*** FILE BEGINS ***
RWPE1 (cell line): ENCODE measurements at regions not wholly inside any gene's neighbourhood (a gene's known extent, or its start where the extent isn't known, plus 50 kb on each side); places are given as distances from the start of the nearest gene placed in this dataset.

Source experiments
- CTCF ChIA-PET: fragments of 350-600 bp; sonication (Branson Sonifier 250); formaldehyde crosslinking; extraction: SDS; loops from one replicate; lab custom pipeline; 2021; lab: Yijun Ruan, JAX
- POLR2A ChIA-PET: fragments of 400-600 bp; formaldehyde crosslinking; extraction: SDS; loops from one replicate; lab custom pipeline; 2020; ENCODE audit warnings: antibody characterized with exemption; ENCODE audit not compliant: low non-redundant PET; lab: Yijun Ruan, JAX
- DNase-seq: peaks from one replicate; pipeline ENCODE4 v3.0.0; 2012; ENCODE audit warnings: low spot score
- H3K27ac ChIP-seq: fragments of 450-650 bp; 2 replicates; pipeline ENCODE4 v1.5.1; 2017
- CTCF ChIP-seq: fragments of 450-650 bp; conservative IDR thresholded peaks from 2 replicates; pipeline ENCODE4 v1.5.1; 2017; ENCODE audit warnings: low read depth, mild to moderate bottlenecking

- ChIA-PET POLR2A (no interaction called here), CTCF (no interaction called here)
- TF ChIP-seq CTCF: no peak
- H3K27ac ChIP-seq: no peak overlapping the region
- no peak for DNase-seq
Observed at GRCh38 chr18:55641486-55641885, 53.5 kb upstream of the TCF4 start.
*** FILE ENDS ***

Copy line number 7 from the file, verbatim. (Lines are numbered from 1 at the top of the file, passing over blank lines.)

- CTCF ChIP-seq: fragments of 450-650 bp; conservative IDR thresholded peaks from 2 replicates; pipeline ENCODE4 v1.5.1; 2017; ENCODE audit warnings: low read depth, mild to moderate bottlenecking